An MBA programme is like a bridge that connects yourself from yesterday to your future self. Crossing this bridge is a journey. You unearth your skills of detecting problems and delivering compatible solutions by learning and practising mechanisms, methodologies and frameworks. The ingeniously designed campus life at Cass and studying on the Cass Full-time MBA, ranked top one-year programme in London by the Financial Times Global MBA rankings in 2020, have helped me build this bridge.
To define the trip, I would like to break it into three categories, being described by the triple ‘re’: rediscover yourself, reshape your thinking and mindset and revitalise your transferable skills. The triple ‘re’ happens coherently and cohesively throughout the programme.
Our magical journey started with a careers orientation week. Self-awareness is one of the most popular words from then on. Truly knowing yourself is easier said than done.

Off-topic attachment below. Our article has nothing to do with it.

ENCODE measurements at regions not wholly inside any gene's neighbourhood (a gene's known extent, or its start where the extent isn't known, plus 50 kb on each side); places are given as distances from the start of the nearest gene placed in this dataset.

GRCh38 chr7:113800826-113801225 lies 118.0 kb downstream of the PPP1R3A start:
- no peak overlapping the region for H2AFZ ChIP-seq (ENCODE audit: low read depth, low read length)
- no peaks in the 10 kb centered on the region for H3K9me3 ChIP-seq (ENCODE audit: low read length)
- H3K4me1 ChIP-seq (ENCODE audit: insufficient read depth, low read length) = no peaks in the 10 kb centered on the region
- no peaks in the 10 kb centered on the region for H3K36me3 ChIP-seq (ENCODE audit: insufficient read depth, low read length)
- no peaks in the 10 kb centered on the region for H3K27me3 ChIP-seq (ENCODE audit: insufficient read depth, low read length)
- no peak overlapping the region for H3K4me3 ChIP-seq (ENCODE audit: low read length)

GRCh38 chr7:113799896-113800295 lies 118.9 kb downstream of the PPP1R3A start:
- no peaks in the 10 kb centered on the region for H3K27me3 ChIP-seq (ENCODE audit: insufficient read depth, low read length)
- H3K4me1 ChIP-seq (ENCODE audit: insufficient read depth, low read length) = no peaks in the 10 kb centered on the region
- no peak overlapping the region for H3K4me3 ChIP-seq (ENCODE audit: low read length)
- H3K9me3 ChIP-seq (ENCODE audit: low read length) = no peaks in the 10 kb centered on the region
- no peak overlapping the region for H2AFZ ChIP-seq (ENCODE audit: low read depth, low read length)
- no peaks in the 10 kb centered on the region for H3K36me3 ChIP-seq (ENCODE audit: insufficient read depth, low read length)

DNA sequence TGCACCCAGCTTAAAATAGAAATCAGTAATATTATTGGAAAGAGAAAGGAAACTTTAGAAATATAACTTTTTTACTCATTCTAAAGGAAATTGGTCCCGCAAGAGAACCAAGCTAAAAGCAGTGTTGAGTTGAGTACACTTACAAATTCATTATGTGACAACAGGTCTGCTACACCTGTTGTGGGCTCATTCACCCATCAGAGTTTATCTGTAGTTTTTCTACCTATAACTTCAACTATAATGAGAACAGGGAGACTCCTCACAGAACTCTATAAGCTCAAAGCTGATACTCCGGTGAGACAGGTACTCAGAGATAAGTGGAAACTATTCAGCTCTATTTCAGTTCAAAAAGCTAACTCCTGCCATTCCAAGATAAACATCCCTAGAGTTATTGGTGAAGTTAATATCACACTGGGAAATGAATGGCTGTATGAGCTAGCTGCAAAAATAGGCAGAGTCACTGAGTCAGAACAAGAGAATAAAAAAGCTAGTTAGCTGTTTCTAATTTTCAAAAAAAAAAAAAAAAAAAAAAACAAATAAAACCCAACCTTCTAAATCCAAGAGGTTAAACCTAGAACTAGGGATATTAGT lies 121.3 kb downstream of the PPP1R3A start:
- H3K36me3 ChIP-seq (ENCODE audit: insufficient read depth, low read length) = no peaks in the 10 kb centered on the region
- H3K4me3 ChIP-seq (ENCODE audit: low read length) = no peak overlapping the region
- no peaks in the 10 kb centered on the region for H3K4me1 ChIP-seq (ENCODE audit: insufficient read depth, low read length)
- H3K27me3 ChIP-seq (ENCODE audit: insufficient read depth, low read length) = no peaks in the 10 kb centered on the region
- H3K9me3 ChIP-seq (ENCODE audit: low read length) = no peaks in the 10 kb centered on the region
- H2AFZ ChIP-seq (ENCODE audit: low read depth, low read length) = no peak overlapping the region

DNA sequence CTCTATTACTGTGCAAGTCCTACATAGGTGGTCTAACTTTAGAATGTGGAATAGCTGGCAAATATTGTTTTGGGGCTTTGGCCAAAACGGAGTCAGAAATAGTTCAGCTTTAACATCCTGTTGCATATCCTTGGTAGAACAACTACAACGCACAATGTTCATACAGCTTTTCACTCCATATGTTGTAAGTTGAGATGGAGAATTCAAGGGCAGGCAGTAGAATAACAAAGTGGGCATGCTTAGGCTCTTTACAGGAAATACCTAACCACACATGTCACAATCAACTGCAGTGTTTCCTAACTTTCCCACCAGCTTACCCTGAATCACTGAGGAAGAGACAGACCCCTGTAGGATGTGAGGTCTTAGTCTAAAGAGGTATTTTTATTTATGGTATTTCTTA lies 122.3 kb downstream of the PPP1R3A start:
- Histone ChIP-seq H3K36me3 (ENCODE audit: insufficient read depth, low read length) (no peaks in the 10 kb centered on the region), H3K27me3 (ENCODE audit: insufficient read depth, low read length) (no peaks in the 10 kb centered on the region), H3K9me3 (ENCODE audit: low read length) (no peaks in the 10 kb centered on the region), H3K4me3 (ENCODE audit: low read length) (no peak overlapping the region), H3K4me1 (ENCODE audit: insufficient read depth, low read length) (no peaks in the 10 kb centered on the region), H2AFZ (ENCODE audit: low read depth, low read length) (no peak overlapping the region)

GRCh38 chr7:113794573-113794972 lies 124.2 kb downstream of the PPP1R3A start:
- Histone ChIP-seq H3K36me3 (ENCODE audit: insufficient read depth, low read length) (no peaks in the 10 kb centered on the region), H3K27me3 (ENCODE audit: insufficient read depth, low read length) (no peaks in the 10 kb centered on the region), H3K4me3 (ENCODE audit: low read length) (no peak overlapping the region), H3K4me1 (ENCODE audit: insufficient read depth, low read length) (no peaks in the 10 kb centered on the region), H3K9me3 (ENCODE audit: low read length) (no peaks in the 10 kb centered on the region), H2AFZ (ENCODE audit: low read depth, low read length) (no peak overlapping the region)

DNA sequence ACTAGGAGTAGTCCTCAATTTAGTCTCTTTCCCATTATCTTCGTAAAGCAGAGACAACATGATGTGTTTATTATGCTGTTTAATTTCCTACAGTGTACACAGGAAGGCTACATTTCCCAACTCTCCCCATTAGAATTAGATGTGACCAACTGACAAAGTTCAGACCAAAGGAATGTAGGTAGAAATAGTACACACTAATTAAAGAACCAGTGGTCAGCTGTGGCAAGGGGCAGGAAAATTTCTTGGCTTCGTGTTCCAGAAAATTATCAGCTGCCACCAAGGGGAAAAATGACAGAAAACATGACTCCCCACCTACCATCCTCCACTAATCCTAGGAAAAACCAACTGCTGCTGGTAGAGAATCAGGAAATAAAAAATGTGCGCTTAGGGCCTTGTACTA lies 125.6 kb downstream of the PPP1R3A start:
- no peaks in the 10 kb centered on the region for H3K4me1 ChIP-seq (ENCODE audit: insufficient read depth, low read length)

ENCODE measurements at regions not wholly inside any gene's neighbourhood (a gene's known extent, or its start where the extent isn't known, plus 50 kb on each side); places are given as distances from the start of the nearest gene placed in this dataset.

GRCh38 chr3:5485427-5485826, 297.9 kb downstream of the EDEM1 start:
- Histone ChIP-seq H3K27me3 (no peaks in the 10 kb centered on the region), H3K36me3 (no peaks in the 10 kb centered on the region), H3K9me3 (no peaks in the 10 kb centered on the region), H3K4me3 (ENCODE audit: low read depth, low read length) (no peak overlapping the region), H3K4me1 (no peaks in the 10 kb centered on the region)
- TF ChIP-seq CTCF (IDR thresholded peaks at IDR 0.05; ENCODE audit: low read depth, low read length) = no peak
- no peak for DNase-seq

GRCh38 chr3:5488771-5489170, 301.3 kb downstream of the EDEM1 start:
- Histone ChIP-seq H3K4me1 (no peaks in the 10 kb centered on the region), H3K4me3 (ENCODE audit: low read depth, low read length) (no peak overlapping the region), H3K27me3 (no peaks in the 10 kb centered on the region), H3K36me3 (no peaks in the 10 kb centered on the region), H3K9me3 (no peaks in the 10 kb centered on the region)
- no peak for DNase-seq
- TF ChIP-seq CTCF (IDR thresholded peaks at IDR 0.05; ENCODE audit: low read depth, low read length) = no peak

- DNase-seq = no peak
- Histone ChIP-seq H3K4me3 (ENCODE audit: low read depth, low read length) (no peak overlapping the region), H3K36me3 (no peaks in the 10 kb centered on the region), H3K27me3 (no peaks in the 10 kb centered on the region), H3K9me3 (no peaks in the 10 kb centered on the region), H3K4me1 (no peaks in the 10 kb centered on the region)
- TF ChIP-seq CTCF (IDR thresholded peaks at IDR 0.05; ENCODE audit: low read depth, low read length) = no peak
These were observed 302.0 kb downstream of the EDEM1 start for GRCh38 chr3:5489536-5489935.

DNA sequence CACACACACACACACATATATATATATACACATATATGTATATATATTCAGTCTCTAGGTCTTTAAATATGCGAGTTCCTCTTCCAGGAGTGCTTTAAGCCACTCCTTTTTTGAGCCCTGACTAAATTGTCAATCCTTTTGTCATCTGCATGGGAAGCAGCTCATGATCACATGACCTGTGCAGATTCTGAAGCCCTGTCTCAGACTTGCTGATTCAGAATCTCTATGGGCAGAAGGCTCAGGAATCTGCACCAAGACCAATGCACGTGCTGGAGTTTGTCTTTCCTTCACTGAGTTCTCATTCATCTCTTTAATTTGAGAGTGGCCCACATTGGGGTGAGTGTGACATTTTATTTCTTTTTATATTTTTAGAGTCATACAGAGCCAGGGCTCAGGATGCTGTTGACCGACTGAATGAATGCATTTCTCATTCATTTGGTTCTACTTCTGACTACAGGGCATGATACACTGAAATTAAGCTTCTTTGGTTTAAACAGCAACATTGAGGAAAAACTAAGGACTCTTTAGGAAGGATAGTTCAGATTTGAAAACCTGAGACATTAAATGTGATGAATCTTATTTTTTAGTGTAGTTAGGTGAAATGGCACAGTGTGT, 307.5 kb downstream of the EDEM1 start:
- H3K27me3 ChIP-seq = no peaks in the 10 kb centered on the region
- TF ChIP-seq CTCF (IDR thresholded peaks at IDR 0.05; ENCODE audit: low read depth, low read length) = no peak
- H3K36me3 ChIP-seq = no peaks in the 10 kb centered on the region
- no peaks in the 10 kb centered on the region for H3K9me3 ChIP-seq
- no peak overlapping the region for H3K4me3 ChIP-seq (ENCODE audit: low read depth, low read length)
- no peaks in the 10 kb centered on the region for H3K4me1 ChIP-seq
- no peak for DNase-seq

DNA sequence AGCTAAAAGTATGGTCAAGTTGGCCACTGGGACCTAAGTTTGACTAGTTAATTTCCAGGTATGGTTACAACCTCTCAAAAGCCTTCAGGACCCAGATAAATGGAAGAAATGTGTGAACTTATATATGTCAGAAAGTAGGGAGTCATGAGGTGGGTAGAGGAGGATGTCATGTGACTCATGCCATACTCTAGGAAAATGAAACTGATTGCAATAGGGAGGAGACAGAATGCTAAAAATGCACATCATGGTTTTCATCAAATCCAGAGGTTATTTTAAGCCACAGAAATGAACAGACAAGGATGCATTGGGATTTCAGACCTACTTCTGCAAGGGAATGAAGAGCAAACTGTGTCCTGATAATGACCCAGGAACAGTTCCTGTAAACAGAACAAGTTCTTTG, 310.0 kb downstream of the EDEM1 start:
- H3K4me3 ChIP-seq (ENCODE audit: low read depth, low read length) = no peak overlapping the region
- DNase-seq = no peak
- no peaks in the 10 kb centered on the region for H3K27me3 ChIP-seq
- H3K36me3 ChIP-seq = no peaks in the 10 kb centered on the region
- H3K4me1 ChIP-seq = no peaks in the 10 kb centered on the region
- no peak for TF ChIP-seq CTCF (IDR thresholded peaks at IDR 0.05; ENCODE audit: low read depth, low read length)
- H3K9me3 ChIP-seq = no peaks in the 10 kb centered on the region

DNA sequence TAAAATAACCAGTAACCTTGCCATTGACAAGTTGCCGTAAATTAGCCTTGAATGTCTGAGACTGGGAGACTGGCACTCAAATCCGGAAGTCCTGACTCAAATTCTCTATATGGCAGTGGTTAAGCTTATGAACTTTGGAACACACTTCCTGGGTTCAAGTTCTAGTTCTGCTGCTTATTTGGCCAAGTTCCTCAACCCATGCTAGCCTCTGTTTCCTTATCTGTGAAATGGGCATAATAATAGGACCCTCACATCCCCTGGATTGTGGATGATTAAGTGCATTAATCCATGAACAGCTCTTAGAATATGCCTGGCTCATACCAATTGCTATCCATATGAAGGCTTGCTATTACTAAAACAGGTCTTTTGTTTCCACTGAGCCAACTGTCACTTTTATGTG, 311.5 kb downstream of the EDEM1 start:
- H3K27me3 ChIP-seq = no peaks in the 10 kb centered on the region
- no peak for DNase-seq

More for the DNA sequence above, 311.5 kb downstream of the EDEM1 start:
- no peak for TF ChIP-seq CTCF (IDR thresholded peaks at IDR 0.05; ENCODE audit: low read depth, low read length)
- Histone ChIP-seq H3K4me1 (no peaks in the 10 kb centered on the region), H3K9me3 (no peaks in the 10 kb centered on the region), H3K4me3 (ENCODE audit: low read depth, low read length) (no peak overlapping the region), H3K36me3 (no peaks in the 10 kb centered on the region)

We immersed ourselves into designed activities, including taking personality tests to know our strengths, following instructions to list life goals in time slots, reviewing personal profiles to examine previous performances, attending learning workshops to find out where we may have weaknesses and talked with the Careers and Professional Development Team.
Following all these activities, I got to know what the starting point was in my bridge and what my next steps needed to be to link the two points on this bridge.
Reshape your thinking and your mindset